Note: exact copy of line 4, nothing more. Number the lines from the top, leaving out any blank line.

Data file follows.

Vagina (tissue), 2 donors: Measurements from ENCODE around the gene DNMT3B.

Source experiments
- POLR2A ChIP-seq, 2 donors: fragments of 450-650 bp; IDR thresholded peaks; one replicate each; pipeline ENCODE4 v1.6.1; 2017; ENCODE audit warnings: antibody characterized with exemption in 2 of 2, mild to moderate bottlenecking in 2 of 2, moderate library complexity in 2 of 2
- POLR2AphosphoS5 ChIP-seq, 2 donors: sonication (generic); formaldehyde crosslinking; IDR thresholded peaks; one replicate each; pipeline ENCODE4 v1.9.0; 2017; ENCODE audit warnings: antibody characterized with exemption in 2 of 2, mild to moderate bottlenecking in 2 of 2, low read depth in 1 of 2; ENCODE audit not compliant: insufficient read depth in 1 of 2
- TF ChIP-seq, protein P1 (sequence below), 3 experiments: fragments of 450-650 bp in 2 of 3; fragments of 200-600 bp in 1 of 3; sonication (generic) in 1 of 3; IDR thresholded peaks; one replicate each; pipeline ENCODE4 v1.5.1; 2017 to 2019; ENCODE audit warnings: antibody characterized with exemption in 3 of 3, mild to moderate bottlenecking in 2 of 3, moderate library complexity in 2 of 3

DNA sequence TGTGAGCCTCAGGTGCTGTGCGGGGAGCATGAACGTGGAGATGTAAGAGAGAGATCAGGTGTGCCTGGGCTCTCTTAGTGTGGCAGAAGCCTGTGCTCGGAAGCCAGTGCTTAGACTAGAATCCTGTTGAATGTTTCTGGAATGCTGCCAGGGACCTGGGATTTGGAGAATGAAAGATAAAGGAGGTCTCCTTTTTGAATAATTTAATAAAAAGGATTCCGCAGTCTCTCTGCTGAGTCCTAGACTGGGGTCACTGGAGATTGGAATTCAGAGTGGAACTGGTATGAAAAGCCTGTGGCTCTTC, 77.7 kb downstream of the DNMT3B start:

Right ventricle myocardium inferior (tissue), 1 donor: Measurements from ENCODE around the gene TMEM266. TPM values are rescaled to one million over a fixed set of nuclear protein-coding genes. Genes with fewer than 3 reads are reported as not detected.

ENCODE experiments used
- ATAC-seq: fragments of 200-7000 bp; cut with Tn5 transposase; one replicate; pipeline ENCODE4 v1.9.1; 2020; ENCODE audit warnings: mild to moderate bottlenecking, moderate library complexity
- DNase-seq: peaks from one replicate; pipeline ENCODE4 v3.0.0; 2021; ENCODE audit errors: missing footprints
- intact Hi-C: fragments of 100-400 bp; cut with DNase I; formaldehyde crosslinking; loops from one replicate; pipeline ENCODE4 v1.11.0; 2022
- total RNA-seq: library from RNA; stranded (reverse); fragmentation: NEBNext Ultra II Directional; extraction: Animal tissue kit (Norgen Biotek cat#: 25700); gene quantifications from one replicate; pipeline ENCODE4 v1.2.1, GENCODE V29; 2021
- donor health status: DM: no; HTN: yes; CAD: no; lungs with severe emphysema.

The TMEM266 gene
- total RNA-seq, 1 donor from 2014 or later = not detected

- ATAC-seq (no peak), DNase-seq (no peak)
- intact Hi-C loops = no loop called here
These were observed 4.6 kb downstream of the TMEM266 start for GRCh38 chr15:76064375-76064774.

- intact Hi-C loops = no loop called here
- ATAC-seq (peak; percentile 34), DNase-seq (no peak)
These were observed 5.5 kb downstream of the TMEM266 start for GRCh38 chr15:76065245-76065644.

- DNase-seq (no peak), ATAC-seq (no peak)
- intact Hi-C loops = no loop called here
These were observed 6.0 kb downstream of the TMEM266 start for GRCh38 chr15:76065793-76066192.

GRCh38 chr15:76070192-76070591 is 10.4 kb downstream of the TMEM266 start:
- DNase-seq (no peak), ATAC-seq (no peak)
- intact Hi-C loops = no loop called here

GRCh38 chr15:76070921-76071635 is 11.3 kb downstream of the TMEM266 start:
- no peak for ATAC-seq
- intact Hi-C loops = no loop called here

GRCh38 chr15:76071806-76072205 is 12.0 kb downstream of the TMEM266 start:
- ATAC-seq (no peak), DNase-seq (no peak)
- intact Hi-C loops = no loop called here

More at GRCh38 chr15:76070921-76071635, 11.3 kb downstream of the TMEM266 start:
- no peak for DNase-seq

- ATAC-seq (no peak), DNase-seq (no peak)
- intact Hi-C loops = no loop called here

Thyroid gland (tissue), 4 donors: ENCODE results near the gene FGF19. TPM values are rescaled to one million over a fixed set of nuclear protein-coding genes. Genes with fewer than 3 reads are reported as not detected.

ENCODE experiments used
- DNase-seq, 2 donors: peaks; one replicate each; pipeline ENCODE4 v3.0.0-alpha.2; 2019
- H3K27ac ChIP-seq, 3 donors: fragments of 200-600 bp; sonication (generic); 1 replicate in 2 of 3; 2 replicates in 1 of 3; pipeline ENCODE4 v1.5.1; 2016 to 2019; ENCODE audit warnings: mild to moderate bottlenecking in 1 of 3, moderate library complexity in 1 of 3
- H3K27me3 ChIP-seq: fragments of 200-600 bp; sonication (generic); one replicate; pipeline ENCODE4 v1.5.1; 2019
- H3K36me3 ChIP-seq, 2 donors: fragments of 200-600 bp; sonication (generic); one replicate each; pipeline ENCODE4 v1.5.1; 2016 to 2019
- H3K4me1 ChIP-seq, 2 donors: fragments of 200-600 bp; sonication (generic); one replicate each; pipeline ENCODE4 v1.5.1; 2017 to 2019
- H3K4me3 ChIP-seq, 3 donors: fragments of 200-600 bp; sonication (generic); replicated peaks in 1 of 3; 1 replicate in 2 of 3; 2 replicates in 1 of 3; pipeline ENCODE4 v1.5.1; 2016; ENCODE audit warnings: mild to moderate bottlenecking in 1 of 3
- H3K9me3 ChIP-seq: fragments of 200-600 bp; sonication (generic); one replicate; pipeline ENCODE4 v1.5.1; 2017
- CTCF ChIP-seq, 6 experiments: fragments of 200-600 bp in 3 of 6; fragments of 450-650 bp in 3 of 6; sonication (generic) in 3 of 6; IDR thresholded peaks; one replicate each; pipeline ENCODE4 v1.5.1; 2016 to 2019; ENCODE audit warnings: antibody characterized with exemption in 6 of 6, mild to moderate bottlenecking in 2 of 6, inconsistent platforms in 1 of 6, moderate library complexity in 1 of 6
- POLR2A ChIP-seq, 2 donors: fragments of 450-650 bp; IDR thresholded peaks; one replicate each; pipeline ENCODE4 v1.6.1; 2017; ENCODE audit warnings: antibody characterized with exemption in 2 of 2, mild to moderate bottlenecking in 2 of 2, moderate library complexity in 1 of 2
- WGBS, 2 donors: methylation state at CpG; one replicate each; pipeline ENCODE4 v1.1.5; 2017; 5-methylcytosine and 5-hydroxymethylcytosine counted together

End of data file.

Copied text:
- POLR2AphosphoS5 ChIP-seq, 2 donors: sonication (generic); formaldehyde crosslinking; IDR thresholded peaks; one replicate each; pipeline ENCODE4 v1.9.0; 2017; ENCODE audit warnings: antibody characterized with exemption in 2 of 2, mild to moderate bottlenecking in 2 of 2, low read depth in 1 of 2; ENCODE audit not compliant: insufficient read depth in 1 of 2